I’m one of those “freaks” that all of a sudden gets quiet when the discussion about what was on t.v. last night (last week, last month) starts.
I can’t participate. I haven’t watched t.v. in 4 years.
(No…….Actually! I really haven’t. We have a t.v. but it’s used strictly for movies. We don’t even have rabbit ears! And actually, while we’re at it…the t.v. was broken for months. We watched our movies on the laptop.)
The closest I’ve come is A) the day of t.v. we had in the hospital when I had Justice and B) getting hooked on The Big Bang Theory thanks to Nick’s DVD’s from the past seasons. That about covers it. And of course….the same goes for my family.
And back when I did watch t.v., it was just the basic stations. I haven’t had cable since I lived in my parents house. And you know what???
I survived! (Insert Gloria Gaynor’s voice here)
As a matter of fact, I happen to think that I am much better for it. Instead, I use my time creatively. Writing, reading, getting outside, spending quality family time, making barrettes, blogging….
I think that today’s society feels such a need for escape through fantasy, despite some of it being deceptively and blatantly referred to as “reality”, that people, as a whole (I’m being very general here), have forgotten that they have the capacity within themselves to entertain, distract, and provide relief from the stresses and pressures of daily life. People did it for centuries and centuries before television, cable, movies, video games, and the like; but I fear that people are losing that and that it’s not being passed on to younger generations. I think that in the not-too-distant-future people will no longer have the knowledge base, or rather creative base, to do these things anymore. People are becoming so dependent on technology to satisfy or enrich every aspect of their lives that they’re losing some of the qualities that set us apart from animals, specifically our creativity.
Now don’t get me wrong. I’m not, by any means, anti-tech. I’m not even really anti-t.v. I just subscribe to the belief that it’s depended upon entirely too much. Watching some show or movie every now and again, even following a show every week. Not a big deal. But I think that when it gets to be more than one or two, when you’re buying increasingly expensive tech to “record” these shows when you’re otherwise engaged so that you can keep up, and most especially when you schedule your life ‘around’ t.v. shows, it shows a distinct lack in someone’s life. Same goes for staying up until all hours of the night playing video games. Waiting in line for hours to get the next hot video game when it comes out. I see a problem there.
I come from a family whose daily activities (home-based) were centered around the t.v. That’s how I grew up. The t.v. was ALWAYS on. You folded your laundry in the living room while you watched, you ate all your meals in front of the t.v., you cleaned the house at _______ o’clock because there wasn’t “anything good” on at that time. You bitched and moaned and whined about the ridiculous cable bill you couldn’t possibly part with even though there was “never anything decent” on the myriad of stations you subscribed to.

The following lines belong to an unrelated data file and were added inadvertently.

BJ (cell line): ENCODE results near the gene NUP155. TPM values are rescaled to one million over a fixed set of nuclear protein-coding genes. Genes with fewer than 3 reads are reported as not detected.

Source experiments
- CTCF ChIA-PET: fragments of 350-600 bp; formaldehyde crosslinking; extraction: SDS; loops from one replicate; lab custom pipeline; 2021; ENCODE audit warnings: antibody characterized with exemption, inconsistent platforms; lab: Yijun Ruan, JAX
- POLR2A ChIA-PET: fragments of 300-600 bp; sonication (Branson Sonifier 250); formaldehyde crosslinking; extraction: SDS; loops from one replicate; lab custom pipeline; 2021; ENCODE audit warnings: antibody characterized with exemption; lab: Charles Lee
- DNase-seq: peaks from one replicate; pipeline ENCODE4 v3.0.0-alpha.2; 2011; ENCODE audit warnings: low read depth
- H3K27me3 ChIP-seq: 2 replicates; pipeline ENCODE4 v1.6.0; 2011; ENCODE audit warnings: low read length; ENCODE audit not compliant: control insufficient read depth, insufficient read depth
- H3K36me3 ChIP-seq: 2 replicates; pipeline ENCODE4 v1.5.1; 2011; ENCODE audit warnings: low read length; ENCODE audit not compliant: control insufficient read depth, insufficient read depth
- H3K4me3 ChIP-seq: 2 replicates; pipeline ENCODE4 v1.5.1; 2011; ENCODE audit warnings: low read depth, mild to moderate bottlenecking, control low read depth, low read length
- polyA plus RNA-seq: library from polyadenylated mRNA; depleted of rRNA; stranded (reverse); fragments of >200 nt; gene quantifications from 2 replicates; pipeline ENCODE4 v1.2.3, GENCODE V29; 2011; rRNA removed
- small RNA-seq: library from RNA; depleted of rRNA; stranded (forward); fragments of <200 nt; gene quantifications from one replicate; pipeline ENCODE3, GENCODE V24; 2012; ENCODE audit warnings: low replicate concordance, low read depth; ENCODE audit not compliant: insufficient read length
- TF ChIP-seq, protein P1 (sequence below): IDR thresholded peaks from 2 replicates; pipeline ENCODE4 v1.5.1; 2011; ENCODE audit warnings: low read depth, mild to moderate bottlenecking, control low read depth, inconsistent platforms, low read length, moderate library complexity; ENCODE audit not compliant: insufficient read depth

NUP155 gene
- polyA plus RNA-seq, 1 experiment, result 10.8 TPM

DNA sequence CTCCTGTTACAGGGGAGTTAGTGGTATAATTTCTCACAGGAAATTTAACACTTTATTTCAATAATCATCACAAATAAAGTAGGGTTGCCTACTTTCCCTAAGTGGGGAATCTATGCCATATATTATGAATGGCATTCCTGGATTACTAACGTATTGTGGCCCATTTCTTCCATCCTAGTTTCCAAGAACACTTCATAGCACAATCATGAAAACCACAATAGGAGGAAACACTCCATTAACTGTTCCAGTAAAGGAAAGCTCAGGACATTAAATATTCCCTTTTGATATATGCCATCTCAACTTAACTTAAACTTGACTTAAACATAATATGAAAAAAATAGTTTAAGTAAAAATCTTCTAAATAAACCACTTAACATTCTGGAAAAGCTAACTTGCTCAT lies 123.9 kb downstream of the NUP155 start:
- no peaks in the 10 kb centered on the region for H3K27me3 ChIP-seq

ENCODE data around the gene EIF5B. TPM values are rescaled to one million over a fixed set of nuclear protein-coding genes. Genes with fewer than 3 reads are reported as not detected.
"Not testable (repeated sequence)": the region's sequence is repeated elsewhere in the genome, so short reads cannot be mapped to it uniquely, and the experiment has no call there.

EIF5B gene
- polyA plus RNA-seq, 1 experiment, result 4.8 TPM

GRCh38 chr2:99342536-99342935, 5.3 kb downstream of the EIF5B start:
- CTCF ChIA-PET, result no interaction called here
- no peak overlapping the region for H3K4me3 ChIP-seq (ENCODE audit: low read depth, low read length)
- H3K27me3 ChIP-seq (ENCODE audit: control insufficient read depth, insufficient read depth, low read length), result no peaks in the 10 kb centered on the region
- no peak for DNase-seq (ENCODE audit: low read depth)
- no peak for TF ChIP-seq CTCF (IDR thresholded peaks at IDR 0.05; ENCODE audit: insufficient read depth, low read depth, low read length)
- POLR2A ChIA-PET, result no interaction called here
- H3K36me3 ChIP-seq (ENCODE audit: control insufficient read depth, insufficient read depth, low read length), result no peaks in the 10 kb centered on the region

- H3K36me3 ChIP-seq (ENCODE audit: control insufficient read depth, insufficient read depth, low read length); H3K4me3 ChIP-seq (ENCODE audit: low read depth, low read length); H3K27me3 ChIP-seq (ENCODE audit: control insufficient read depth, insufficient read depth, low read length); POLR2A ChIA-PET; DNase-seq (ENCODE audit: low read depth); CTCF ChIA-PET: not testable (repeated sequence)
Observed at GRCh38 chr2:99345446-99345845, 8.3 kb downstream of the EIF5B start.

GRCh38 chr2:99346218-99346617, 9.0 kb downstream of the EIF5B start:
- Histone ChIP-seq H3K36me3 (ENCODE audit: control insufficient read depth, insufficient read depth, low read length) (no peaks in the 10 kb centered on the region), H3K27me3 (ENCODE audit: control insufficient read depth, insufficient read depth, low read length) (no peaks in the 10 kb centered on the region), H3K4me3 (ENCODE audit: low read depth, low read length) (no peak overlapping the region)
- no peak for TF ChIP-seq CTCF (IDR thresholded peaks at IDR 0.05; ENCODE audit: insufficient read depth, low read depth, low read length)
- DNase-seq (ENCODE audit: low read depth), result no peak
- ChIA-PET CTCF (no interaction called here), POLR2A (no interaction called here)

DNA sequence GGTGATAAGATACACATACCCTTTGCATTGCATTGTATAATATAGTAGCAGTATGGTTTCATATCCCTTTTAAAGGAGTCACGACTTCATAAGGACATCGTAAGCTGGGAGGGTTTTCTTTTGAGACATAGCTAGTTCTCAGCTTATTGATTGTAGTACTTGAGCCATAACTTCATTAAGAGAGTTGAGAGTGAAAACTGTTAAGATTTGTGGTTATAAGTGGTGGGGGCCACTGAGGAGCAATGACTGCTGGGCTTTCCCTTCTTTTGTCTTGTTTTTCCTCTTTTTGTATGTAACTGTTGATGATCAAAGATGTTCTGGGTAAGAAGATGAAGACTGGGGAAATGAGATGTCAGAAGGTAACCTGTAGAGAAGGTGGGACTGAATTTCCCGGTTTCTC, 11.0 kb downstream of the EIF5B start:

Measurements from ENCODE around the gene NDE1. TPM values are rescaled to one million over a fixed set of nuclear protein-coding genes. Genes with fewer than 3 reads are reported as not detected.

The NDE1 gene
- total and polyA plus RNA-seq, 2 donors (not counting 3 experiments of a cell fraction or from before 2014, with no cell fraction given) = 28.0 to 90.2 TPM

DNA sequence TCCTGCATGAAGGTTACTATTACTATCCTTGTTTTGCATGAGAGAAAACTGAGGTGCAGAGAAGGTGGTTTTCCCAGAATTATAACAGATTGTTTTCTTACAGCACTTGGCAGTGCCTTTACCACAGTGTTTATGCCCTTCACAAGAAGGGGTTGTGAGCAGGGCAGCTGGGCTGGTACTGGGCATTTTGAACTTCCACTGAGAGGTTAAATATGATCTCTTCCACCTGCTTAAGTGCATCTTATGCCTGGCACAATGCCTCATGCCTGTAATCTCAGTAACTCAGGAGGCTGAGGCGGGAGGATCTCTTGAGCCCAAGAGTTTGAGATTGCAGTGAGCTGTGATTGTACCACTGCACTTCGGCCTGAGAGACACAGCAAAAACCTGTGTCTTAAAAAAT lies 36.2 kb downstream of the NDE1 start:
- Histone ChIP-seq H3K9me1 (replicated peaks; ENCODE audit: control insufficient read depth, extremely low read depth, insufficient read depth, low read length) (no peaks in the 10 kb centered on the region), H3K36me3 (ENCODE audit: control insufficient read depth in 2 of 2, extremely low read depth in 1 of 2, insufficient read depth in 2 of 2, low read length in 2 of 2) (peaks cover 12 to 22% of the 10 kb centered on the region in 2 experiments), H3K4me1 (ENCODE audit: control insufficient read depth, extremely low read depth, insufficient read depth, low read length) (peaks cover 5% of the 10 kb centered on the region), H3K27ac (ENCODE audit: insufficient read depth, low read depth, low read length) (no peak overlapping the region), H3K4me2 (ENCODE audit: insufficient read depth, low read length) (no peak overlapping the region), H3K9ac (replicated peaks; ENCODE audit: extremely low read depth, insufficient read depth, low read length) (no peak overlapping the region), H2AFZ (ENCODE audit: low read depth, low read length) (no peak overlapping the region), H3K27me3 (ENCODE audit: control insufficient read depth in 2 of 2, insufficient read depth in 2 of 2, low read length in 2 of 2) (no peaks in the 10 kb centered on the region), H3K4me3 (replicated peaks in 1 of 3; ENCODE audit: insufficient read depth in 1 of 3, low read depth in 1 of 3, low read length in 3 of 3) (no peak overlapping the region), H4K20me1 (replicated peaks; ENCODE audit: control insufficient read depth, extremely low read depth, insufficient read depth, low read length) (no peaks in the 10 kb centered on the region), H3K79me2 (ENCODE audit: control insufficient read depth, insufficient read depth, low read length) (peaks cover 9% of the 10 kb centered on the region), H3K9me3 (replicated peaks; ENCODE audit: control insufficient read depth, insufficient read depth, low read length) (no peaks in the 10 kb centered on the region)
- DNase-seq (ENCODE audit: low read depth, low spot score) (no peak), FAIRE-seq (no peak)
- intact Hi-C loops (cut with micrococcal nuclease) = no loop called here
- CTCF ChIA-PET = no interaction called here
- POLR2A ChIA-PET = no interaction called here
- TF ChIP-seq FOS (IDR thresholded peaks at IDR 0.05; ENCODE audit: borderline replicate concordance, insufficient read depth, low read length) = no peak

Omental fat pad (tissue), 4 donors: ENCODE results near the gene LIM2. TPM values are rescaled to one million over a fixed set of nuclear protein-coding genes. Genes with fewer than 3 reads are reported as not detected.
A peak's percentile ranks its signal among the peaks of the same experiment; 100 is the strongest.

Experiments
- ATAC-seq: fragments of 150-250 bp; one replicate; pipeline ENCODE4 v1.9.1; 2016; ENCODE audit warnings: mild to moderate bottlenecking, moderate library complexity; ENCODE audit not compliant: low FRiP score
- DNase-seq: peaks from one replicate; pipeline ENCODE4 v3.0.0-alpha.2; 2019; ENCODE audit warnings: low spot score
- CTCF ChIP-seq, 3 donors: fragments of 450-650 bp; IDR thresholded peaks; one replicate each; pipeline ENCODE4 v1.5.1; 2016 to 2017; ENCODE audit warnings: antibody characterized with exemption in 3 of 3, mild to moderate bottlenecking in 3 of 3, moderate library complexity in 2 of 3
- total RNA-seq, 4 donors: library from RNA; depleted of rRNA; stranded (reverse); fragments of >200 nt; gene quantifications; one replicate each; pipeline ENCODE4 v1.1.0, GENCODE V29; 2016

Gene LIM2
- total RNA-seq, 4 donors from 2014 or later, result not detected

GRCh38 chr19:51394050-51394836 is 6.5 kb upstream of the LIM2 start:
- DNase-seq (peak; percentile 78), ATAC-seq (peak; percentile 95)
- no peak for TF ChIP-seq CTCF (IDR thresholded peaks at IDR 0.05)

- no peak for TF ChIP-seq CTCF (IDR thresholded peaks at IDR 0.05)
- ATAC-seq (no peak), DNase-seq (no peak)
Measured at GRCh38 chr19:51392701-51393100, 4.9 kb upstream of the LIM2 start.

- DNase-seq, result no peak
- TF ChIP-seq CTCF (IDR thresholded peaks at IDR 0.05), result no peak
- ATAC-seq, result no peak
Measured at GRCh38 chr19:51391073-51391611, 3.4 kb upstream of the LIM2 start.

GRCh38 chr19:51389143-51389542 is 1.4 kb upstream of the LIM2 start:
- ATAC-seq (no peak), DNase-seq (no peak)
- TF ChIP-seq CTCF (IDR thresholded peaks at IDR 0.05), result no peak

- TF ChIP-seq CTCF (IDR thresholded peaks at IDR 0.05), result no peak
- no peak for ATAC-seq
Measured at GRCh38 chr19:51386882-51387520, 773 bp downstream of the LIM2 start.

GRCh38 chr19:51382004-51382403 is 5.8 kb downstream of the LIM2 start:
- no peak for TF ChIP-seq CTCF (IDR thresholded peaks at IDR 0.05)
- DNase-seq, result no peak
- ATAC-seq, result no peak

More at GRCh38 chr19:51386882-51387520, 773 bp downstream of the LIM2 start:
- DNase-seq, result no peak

I know that this isn’t a unique occurrence either. This goes on in millions of homes around the nation and the world. For example; one of the most common “money-saving tips” is to reduce your cable/satellite package. That certainly speaks to the importance placed on t.v. that one of the most common “tips” that financial advisers can give to help cut excessive spending is to reduce the amount you pay just to watch t.v. Yikes!
Now I understand that every now and again you need something mindless to just get lost in and take a true break. I admit that I’ve fallen victim to one or two of the most popular phone/tablet/internet games out there. Granted, it was over a year after they first hit the world… But I do not work them into every day. I actually went an entire month without them, and again, I survived. As a matter of fact, I think that I’ve probably frustrated the few people that I play these couple of games with with my lack of presence and significant delay in taking my turn.
I have a problem with the fact that fewer and fewer children are likely to reach for a book because they have a tablet or phone within reach. I am overwhelmingly proud that my 9 year old avid reader of a son has close to, if not over, 200 books. All of which he loves! My little reading machine (who is so desperately trying to read) has over 100 books. She’s 2! And those numbers increase frequently. If it were up to me, we’d have a library the size of a garage (pick your size). And we’re working on it constantly.
My kids are pretty computer competent. Justice knows how to work an iPad with remarkable skill (the iPad and iPhone that Nick got for work) and while there are some pretty cool learning games available, which are helping her learn to write, she gets iPad time maybe once or twice a week. Nothing beats good old paper, crayons, and paint. She knew her alphabet, colors, numbers, and shapes well before she even saw an iPad, much less laid hands on one.
And as if not watching t.v. weren’t enough…we don’t have any video game consoles in our house either! Unless of course you count my almost 20 year old (Ouch!) Nintendo 64 that’s been sitting in a bag for over a year and has only seen the light of day maybe 6-7 times in as many years.
So that’s us. Our incredibly happy, non-t.v. watching, non-video game playing creative household. And that’s me…one seriously happy mama for it! And that’s my rant for the week.
Thoughts? Comments? Questions? Offers to commit me?